Since the utility of doing this may not yet be obvious (it wasn’t to me at first, but hopefully I’m doing a better job teaching you than the sources I first learned from), let’s implement our new solution and see where we’re at from there:

Create the following classes. I’ve chosen to make copies of our original Activity/Button classes, like so:

public class ButtonTwo {

//Replaced Explicit Dependency with Interface!

private OnWidgetClickListener onWidgetClickListener;

/*

After our Activity is created, it will pass itself into the Button with this method.

The key takeaway here, is that we don’t need to have the Explicit Dependency passed in,

as our Button only cares that whatever Class calls this method, implements the interface.

Give that some contemplation :)

*/

public void setOnWidgetClickListener(OnWidgetClickListener onWidgetClickListener) {

this.onWidgetClickListener = onWidgetClickListener;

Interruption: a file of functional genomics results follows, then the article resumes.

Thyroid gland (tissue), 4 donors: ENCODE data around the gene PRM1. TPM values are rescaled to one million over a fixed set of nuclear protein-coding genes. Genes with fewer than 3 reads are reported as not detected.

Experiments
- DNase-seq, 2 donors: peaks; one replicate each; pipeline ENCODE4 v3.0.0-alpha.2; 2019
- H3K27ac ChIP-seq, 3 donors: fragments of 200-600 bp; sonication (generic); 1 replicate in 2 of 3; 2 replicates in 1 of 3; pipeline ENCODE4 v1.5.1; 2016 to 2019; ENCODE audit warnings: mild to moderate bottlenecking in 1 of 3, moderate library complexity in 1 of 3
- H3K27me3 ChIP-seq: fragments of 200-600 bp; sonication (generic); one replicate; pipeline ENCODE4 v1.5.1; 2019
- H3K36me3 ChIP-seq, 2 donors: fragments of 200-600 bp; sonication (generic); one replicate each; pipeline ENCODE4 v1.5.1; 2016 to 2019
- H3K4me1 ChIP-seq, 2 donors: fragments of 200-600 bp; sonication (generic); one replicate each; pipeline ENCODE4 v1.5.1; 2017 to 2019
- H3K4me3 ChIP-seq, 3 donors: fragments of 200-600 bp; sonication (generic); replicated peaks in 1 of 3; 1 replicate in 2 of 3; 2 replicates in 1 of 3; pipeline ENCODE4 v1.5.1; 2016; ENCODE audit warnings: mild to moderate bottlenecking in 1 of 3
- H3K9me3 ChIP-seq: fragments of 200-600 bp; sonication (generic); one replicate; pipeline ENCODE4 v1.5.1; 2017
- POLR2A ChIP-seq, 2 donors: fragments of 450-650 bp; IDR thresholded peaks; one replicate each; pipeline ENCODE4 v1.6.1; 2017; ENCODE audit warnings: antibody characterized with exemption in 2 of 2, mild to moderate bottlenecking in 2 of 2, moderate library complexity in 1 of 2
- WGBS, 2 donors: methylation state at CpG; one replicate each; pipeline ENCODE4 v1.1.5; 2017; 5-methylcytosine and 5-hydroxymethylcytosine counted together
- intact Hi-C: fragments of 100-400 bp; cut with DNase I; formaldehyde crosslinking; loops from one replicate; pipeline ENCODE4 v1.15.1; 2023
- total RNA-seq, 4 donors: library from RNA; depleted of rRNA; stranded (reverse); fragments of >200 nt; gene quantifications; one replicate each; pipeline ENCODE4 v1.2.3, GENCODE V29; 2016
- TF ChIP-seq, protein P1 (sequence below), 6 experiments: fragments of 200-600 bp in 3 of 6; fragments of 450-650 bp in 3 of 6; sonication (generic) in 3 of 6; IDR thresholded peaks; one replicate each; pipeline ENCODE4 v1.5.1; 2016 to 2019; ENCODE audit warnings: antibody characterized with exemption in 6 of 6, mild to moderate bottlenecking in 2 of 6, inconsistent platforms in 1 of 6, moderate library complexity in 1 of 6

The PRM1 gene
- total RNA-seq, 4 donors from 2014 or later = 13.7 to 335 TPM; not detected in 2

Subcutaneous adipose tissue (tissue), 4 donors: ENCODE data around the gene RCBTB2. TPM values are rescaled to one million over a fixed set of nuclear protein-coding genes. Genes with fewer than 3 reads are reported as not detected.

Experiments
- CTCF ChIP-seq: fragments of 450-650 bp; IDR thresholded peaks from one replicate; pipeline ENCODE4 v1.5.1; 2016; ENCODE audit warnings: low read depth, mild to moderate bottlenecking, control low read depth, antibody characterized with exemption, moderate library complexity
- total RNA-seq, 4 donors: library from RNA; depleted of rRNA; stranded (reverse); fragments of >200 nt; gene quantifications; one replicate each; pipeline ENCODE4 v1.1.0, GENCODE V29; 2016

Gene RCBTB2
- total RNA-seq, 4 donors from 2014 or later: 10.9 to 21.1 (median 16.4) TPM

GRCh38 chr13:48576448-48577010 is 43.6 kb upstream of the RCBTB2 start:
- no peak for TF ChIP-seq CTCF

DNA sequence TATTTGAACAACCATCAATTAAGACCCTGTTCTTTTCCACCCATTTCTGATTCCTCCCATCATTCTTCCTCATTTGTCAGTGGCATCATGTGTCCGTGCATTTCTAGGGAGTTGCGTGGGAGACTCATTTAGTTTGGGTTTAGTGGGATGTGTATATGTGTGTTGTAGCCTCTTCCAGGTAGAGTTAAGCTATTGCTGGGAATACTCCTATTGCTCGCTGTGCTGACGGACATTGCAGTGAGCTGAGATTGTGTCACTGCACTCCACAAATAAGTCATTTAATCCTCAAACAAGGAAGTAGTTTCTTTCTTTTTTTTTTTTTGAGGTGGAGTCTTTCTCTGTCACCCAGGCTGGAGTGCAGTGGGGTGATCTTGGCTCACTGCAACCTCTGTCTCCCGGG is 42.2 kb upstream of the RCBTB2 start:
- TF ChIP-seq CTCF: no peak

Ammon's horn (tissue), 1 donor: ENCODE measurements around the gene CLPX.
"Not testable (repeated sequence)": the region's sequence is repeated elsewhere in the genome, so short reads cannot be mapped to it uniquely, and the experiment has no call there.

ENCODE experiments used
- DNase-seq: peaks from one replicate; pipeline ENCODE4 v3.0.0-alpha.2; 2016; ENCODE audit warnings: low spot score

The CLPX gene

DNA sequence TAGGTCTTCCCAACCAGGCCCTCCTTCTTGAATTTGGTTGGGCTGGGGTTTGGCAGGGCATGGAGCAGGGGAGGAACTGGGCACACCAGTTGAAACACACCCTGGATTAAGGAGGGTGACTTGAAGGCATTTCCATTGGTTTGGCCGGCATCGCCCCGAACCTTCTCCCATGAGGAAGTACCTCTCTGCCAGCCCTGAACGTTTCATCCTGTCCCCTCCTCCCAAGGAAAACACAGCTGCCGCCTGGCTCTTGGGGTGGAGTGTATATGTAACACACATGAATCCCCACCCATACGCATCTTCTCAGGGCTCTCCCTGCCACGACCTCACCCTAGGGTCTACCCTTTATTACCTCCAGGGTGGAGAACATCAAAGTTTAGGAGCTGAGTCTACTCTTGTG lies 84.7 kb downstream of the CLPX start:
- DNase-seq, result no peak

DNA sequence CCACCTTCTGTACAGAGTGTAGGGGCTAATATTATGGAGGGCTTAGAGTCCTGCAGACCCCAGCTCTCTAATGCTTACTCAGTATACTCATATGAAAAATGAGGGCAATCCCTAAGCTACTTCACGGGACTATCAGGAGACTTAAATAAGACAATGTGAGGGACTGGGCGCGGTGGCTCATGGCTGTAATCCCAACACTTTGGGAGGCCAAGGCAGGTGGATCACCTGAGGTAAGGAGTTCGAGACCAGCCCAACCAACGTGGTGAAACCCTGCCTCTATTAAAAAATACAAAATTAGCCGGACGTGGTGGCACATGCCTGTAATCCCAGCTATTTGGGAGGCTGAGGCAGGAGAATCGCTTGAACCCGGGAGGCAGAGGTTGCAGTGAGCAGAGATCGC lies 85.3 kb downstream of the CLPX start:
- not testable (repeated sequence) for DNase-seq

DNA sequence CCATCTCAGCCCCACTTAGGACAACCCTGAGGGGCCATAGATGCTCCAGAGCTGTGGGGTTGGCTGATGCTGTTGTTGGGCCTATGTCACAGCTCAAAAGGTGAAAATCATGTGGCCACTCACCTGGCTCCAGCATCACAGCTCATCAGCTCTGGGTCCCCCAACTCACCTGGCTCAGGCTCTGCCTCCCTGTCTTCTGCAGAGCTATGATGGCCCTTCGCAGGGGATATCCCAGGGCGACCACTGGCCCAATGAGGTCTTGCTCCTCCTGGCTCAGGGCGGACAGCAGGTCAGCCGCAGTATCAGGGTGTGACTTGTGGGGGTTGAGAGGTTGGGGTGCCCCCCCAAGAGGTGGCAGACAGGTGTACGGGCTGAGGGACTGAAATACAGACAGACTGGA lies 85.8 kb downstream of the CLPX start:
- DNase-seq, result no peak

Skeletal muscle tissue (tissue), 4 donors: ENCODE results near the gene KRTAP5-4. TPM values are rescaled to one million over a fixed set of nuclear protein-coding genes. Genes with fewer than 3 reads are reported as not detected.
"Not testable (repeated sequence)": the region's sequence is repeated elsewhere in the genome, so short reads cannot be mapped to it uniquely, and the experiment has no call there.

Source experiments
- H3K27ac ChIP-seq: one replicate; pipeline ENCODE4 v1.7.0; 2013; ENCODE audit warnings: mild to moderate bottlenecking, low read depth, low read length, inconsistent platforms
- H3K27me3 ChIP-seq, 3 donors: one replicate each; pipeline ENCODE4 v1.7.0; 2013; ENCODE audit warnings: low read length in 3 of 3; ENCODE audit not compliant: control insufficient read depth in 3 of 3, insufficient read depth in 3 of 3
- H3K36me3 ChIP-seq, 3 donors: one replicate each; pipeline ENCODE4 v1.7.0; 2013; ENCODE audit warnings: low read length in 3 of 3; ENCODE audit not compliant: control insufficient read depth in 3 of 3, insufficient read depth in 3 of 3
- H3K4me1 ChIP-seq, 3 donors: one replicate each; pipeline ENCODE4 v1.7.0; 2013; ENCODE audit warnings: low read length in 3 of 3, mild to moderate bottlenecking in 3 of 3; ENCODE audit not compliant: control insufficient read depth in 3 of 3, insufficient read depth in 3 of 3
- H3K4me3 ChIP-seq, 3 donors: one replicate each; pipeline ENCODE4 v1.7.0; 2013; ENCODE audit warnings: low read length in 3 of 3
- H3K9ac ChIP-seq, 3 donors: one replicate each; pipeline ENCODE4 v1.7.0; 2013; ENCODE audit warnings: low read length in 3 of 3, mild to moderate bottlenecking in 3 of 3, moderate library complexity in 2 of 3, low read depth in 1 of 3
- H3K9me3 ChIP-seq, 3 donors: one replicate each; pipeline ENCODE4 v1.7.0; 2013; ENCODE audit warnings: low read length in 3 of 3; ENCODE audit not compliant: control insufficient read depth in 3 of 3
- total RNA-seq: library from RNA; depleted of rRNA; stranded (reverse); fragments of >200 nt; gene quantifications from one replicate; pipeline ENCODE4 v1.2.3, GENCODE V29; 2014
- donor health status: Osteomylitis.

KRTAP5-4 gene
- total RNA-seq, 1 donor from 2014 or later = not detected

}

public ButtonTwo(){}

/**

*Fires when a User Clicks the Button.

* Let’s not worry how, just assume it works.

*/

private void OnClick(){

//as long as setOnWidgetClickListener was set (i.e. it isn’t null),

// this method will work the same as before

onWidgetClickListener.onClick(getViewId());

}

//In reality, the View Id is generated at Runtime. At the moment, I don’t care how.

public int getViewId(){

//fake view id

return 123456;

}

}

Followed by:
public class MainActivityTwo extends AppCompatActivity implements OnWidgetClickListener {

@Override

protected void onCreate(Bundle savedInstanceState) {

super.onCreate(savedInstanceState);

setContentView(R.layout.activity_main);

ButtonTwo buttonTwo = new ButtonTwo();